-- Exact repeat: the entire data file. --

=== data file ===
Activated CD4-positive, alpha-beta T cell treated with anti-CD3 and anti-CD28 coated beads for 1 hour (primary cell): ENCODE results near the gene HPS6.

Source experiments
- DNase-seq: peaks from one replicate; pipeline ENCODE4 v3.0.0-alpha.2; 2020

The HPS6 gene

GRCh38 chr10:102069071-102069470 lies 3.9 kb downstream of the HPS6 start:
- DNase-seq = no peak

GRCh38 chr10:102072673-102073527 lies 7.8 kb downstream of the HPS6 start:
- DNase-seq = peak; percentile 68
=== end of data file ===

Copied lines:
Activated CD4-positive, alpha-beta T cell treated with anti-CD3 and anti-CD28 coated beads for 1 hour (primary cell): ENCODE results near the gene HPS6.

Source experiments
- DNase-seq: peaks from one replicate; pipeline ENCODE4 v3.0.0-alpha.2; 2020

The HPS6 gene

GRCh38 chr10:102069071-102069470 lies 3.9 kb downstream of the HPS6 start:
- DNase-seq = no peak

GRCh38 chr10:102072673-102073527 lies 7.8 kb downstream of the HPS6 start:
- DNase-seq = peak; percentile 68